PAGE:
Scientists created for the first time, artificial skin with a sense of touch, just like real skin. Image credit Bao Research Group, Stanford University
A team led by researchers at Stanford University has created artificial skin, that can transmit different amounts of pressure, a power-efficient skin-inspired, with a flexible organic transistor circuit.
The circuit transduces pressure into digital frequency signals directly, just like the human skin that relies on cutaneous receptors that output digital signals for tactile sensing.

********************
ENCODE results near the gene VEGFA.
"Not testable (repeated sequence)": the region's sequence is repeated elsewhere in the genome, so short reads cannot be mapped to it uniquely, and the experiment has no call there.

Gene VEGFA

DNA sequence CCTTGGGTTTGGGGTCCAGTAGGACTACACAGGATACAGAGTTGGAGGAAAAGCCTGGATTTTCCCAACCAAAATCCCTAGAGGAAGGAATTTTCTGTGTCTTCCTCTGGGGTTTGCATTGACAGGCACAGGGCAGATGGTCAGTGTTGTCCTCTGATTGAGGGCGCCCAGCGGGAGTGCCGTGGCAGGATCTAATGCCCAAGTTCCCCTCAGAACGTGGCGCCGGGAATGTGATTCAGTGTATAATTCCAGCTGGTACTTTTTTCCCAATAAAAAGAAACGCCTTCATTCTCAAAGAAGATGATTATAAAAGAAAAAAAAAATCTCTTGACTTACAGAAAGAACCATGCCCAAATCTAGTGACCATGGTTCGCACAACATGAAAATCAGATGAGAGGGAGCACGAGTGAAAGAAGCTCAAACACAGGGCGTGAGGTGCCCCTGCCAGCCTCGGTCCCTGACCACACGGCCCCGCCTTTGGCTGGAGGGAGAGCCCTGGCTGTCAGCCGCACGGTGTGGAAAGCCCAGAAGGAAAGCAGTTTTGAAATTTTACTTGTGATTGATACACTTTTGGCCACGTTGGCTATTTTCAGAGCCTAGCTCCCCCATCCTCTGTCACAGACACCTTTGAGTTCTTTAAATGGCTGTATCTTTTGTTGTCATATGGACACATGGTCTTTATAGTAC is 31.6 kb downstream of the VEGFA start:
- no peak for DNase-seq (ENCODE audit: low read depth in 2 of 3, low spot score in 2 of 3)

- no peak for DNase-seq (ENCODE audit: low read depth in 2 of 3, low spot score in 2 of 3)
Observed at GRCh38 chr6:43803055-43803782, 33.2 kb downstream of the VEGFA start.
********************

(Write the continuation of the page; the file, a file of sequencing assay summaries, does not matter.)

The output frequency ranges between 0 and 200 hertz, with a sublinear response to increasing force stimuli that mimics slow-adapting skin mechanoreceptors. The output of the sensors was further used to stimulate optogenetically engineered mouse somatosensory neurons of mouse cortex in vitro, achieving stimulated pulses in accordance with pressure levels. This work represents a step toward the design and use of large-area organic electronic skins with neural-integrated touch feedback for replacement limbs.
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